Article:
White Collar Crime, Up Close & Personal


Blogging “live” from on the road again this weekend. This time, I’m at the University of Tulsa to do a session on ethics with their new MBA class. Tonight I joined the Tulsa MBA students for dinner & to hear their after-dinner speaker talk — from a first-person point of view — about white-collar crime.

The speaker was Walt Pavlo.

Here’s a chunk of Pavlo’s bio, from his website:

As a senior manager at MCI, and with a meritorious employment history, Walt Pavlo was responsible for the billing and collection of nearly $1 billion in monthly revenue for MCI’s carrier finance division. Beginning in March of 1996, Mr. Pavlo, one member of his staff and a business associate outside of MCI began to perpetrate a fraud involving a few of MCI’s own customers. When the scheme was completed, there had been seven customers of MCI defrauded over a six-month period resulting in $6 million in payments to the Cayman Islands.

In January 2001, in cooperation with the Federal Government, Walt Pavlo pled guilty to wire fraud and money laundering and entered federal prison shortly thereafter.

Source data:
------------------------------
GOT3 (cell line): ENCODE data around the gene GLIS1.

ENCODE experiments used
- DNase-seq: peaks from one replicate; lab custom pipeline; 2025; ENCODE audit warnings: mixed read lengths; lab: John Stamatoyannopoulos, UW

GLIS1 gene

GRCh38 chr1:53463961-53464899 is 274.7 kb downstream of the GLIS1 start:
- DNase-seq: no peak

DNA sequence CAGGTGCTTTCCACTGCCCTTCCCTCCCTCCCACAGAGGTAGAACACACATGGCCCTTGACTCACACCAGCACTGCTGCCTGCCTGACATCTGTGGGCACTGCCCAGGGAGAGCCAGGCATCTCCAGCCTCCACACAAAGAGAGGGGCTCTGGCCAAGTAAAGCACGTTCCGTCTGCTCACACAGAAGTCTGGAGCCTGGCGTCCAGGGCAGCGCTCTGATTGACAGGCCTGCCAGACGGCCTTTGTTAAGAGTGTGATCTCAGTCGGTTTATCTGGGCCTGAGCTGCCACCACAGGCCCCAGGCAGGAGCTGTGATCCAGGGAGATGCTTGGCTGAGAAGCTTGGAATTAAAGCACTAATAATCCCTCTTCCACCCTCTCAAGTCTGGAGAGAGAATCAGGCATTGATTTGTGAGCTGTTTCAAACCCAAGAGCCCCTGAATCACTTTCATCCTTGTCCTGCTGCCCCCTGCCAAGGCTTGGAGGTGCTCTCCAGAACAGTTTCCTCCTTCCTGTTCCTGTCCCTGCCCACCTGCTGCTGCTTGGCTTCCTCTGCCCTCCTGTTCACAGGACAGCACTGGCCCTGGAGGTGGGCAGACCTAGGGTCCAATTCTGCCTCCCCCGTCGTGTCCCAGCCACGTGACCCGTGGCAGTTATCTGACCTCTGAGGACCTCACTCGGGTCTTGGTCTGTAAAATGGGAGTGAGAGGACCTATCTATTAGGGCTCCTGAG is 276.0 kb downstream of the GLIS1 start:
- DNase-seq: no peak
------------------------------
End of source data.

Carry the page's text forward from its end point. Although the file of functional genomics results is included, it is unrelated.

Pavlo describes his own presentation as a case study…with him as the subject matter. Rather than either moralize or beg forgiveness, Pavlo simply tells his story. It’s a story of a bright, enthusiastic MBA who got very good (indeed, a little too good), at “making the numbers.” It’s a story of ego, ambition, and what philosopher David Luban calls “the corruption of judgment.” It’s the story of a very nice guy, who also happens to be a convicted felon. And it’s a story every single MBA student ought to hear.


Addition: here’s a link to my January 6 blog posting, on Crooks Teaching Ethics.

1 comment so far

  1. […] first blogged about Walt Pavlo in August of 2006, soon after meeting him in person (we were both speakers at the […]


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